Uncertainty is the new norm. Nationalist rhetoric is rife. Donald Trump is running for the US presidency. It’s June 2016 and the Brexit referendum has dazed the international community, heralding the start of the United Kingdom’s glacial extraction from the European Union. Amid the turmoil, Scottish novelist Ali Smith releases Autumn, the first, she foreshadows, of a seasonal quartet intended to capture the unstable ‘state of the nation’. A playful yet disquieting story set against a backdrop of xenophobia and heightened security, it is promptly hailed as the ‘first great post-Brexit novel’. Smith begins writing voraciously, hurrying to keep step with reality, and releases Winter (2017) soon after. ‘God was dead’ begins the surreal, Dickens-inspired Christmas tale, one featuring a disembodied floating head and a piece of land suspended above the dining table.
And now we have Spring.
Richard Lease, an old television and film director based in Scotland, is abandoning his life. He has quit work on a spurious, sexed-up fictionalisation of the meeting of writers Katherine Mansfield and Rainer Maria Rilke, and is mourning the death of his closest friend, Patricia ‘Paddy’ Heal. First, though, we meet Paddy, a witty, charismatic, preternaturally intelligent woman. She is also a scriptwriter, a rarity who, in her films, could make ‘something real happen’. Following her death, Richard becomes disillusioned and takes a train as far is it will take him.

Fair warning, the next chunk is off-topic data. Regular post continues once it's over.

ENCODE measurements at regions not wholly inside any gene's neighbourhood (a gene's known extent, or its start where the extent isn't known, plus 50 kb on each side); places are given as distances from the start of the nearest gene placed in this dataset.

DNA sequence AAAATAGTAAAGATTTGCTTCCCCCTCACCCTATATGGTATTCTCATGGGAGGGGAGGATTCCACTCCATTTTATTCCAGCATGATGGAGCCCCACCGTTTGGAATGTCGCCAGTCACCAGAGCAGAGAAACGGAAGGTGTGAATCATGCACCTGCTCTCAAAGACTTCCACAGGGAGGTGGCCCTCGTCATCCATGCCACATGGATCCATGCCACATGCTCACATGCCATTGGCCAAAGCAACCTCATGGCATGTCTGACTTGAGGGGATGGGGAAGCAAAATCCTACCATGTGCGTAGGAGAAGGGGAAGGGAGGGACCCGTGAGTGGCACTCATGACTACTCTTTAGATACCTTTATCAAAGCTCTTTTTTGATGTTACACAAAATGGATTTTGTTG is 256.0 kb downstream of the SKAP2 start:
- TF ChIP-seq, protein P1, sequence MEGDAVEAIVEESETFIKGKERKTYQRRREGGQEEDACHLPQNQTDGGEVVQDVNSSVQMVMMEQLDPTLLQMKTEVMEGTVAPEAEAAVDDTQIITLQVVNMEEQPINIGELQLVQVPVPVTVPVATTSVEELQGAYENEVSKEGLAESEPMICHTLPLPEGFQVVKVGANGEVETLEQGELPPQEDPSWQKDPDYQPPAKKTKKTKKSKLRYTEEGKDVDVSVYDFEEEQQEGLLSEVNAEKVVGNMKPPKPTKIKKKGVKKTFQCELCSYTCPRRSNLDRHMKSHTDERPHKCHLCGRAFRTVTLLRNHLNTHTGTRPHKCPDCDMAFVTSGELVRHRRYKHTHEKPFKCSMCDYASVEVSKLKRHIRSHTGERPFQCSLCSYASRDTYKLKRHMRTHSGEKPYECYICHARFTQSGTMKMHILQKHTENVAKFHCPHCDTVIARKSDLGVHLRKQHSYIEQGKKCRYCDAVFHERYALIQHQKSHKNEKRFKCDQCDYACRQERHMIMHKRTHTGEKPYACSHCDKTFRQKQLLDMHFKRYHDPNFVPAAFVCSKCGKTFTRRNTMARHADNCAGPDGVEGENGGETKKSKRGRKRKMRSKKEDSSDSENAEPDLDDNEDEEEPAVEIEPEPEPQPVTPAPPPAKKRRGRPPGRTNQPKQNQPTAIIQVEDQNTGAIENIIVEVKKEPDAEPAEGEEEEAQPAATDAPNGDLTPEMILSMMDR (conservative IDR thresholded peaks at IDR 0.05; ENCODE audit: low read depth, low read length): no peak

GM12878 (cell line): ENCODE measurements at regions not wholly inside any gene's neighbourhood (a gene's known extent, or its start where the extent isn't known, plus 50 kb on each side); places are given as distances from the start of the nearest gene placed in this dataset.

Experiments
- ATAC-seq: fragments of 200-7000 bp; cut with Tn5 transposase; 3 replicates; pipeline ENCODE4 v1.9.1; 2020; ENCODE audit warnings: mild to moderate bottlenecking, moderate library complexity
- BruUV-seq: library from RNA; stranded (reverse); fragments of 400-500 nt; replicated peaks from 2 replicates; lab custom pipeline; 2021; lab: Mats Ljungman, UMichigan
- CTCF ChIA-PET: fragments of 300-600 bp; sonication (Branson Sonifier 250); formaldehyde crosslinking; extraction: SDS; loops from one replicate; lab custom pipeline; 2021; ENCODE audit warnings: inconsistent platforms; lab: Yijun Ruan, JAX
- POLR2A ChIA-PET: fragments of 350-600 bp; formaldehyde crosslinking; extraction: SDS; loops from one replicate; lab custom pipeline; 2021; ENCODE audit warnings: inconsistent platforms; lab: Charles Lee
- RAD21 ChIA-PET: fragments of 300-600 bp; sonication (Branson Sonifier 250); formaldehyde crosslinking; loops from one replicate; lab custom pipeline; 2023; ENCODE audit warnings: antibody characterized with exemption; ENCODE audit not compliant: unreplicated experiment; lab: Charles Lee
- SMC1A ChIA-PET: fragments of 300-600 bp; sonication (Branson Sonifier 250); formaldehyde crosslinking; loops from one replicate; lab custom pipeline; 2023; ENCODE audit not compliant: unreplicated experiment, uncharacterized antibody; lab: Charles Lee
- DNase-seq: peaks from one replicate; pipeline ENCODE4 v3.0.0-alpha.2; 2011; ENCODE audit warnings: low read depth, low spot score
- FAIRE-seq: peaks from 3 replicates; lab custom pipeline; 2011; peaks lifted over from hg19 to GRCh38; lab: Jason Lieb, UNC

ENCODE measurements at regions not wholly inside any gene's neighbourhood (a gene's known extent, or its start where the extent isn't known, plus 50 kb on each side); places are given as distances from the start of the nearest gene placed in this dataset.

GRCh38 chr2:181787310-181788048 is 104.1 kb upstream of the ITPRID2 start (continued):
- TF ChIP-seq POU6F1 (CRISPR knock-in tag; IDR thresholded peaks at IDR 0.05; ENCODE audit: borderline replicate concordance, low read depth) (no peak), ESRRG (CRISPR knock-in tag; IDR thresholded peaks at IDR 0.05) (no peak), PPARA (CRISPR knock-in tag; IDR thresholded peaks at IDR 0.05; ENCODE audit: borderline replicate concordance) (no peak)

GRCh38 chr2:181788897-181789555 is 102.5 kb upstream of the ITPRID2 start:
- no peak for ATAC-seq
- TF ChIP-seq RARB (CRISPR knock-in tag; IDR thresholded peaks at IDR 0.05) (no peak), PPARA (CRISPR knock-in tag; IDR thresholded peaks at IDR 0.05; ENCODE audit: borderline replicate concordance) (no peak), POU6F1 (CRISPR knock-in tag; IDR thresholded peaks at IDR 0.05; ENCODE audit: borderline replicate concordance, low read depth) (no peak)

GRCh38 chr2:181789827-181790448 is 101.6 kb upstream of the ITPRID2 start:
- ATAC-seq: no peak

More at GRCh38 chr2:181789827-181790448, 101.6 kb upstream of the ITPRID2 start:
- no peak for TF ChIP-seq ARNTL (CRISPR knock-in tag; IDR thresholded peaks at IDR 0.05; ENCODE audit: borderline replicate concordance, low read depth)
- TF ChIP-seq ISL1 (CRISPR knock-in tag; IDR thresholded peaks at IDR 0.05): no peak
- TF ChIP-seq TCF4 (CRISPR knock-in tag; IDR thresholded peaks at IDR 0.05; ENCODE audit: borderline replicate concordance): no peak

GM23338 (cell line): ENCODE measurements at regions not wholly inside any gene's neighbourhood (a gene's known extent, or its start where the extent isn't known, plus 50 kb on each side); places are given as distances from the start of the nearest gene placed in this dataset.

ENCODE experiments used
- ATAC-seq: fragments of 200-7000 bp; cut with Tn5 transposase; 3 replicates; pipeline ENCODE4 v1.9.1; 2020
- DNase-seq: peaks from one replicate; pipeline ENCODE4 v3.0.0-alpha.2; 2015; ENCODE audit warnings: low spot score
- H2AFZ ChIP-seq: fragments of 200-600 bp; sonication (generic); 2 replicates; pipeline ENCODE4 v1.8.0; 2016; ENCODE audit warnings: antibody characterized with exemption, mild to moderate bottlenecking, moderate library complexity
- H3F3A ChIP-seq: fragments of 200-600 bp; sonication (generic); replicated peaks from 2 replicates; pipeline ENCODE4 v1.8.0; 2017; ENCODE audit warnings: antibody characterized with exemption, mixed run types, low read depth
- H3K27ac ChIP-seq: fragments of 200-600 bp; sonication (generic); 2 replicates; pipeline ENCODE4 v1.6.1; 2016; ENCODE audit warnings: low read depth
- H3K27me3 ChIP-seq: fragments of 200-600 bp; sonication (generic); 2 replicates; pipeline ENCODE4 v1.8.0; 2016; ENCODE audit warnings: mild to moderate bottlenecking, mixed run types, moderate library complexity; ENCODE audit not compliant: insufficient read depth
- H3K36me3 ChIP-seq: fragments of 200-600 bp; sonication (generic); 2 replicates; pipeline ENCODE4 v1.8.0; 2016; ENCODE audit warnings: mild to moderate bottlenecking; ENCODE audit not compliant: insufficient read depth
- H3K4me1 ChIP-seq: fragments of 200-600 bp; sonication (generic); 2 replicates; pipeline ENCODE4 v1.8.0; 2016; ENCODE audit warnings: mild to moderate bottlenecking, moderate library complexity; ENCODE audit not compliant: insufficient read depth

Next we meet Brittany Hall, a ‘DCO’ at an ‘IRC’ run by the ‘HO’ employed by ‘SA4A’ – or, translated from the Orwellian, a detainee officer at an immigration centre. (The security firm SA4A, i.e. SAFER, is the erector of the mysterious, barbed-wire enclosure in Autumn and the employer of Arthur in Winter.) At the IRC, Brittany monitors the asylum seekers, those interned for ‘years, years and years’ in a place ‘built for 72-hour detention at most’. She is aware that ‘something terrible was happening’, either to herself or to the world at large, but now, as if ‘beyond perspex’, it feels ‘quite far away’. One day a young girl in a school uniform walks into the centre, bypassing security like a ghost. When she leaves, the manager orders all the toilets to be cleaned. No one knows why. Brittany soon meets the girl, a discerning twelve-year-old named Florence Smith, and together they too climb aboard a train.